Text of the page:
Most school nurses now collaborate with local health departments in initiatives to improve student health, including for health issues where students may be particularly concerned about privacy, such as sexually transmitted infections (STIs), substance use, and mental health.
But a new commentary by Boston University School of Public Health researchers highlights how collaborations between schools and health departments can create gaps in student privacy.
Published in the journal Pediatrics, the paper uses the example of high school sexually transmitted infection (STI) programs.
“Students who use health programs in school may not realize that there could be vulnerabilities for their private health information,” says Dr. Patricia Elliott, clinical assistant professor of community health sciences and the paper’s lead author. “School nurses and health departments who collaborate on programs in schools must also collaborate on explicit protections for students’ private health information.”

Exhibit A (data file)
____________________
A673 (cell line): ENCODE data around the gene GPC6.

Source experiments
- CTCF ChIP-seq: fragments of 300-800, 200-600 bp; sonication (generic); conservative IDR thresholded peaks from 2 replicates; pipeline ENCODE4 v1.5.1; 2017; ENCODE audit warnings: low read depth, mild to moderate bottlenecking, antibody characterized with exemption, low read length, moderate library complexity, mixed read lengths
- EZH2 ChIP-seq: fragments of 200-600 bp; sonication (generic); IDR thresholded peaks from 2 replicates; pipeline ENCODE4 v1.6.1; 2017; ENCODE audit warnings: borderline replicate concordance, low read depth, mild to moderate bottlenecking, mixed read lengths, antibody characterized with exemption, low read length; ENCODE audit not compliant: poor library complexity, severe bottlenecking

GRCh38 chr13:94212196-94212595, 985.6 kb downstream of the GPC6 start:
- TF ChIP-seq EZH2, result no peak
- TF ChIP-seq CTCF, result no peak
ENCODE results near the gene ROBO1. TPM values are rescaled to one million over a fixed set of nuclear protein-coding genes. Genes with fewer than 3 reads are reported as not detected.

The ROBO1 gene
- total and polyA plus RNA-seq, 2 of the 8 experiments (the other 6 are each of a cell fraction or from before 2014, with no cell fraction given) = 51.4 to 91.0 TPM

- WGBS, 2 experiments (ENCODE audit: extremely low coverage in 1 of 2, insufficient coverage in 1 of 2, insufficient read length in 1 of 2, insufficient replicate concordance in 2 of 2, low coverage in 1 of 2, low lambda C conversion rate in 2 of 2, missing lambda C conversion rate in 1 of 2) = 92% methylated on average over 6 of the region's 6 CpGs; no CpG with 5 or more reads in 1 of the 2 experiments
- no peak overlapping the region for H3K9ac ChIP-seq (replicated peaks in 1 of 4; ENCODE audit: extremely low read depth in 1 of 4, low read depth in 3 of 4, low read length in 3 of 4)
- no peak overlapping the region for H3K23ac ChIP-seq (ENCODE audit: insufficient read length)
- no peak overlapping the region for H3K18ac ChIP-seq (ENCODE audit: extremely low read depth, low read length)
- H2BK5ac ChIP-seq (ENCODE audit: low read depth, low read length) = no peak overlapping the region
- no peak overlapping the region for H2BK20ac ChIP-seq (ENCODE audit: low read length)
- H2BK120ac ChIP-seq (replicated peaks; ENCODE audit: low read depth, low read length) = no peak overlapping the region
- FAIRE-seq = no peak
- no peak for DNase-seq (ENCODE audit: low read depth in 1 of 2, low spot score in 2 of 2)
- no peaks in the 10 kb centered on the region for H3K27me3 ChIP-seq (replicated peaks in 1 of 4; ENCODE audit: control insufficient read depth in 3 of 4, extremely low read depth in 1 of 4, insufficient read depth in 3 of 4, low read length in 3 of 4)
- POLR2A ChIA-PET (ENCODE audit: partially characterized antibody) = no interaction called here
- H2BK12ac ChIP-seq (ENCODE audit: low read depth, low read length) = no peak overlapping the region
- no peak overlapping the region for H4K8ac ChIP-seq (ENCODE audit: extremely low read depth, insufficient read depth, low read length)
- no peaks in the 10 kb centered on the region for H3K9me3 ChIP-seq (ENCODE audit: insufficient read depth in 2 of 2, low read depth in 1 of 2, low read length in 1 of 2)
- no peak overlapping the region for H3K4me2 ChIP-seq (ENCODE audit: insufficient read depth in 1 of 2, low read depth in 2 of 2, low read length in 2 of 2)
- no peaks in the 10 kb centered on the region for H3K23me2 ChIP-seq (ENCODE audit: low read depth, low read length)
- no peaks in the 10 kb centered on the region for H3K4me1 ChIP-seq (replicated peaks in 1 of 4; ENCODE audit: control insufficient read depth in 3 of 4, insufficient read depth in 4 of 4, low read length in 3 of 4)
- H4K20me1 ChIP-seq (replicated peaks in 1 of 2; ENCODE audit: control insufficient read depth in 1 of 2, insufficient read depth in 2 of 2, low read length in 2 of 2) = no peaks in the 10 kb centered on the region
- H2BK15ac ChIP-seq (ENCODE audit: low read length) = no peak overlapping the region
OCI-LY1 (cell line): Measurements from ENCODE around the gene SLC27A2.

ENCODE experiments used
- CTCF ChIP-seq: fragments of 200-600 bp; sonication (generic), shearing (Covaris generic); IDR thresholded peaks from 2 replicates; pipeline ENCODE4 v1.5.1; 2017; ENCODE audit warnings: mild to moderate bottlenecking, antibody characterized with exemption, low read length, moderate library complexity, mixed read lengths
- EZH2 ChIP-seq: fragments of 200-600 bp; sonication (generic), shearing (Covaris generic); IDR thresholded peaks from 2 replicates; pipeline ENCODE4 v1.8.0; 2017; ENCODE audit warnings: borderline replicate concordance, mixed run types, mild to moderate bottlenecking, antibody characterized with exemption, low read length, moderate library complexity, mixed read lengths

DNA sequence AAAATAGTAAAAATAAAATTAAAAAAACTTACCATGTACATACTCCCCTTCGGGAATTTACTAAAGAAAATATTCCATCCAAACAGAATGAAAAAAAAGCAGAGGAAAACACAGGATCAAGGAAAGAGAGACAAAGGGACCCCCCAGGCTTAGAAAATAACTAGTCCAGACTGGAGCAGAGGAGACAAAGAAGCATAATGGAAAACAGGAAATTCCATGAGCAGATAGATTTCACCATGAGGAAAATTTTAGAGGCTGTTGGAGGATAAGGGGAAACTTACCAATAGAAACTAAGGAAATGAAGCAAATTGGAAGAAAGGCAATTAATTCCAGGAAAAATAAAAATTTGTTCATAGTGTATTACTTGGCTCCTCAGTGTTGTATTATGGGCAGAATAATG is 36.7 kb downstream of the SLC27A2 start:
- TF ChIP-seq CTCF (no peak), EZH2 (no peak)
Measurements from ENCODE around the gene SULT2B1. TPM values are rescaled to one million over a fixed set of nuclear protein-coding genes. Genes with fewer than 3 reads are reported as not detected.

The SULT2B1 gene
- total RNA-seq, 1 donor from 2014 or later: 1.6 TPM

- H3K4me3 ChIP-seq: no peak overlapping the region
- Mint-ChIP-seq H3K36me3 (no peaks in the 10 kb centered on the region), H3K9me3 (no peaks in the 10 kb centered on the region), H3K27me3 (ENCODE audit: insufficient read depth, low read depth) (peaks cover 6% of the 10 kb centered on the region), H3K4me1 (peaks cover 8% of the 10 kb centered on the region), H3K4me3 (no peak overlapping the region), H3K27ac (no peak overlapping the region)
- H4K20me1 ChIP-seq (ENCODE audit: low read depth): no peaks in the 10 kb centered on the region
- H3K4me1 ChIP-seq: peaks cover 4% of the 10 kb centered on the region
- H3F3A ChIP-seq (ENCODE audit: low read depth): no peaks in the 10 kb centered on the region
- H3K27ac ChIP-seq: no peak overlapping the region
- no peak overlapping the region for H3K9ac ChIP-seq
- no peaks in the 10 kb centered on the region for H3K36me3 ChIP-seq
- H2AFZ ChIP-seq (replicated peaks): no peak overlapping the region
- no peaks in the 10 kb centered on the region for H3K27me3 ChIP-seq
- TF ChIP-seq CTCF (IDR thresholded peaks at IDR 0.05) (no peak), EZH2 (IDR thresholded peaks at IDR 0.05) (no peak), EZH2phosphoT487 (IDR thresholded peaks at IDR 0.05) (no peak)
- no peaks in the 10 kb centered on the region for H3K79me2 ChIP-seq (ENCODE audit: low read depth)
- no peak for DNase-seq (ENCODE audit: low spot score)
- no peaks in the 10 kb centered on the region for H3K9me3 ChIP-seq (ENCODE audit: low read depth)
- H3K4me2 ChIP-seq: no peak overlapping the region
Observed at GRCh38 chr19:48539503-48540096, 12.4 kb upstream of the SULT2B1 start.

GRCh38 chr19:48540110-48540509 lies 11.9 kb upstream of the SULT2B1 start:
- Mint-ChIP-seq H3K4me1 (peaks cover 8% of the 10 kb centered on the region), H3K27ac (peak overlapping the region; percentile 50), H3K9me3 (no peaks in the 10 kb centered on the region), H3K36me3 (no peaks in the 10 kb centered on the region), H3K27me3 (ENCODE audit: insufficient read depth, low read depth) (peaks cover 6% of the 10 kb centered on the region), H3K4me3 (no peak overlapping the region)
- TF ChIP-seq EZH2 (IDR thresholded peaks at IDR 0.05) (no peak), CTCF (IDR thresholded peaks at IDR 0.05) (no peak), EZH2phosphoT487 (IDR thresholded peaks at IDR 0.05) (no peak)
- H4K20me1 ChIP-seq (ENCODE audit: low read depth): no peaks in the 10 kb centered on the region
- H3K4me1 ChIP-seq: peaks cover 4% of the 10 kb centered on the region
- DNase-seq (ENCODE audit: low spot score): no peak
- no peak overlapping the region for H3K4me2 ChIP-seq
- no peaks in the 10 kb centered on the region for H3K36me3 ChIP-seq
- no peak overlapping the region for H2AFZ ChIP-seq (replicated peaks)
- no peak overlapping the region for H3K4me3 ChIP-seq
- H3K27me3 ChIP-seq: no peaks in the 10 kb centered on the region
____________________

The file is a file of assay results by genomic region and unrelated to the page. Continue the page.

Complications arise in these collaborations, the authors write, because school nurses operate under the Family Educational Rights and Privacy Act (FERPA), while health departments may operate under the Health Insurance Portability and Accountability Act (HIPAA). Both laws are meant to protect patient privacy, but in different ways, leaving unintentional gaps. For example, FERPA allows parents to see medical information in the school record, and allows school nurses to disclose medical information to other school administrators in some cases.Friday Letter Submission, Publish on February 21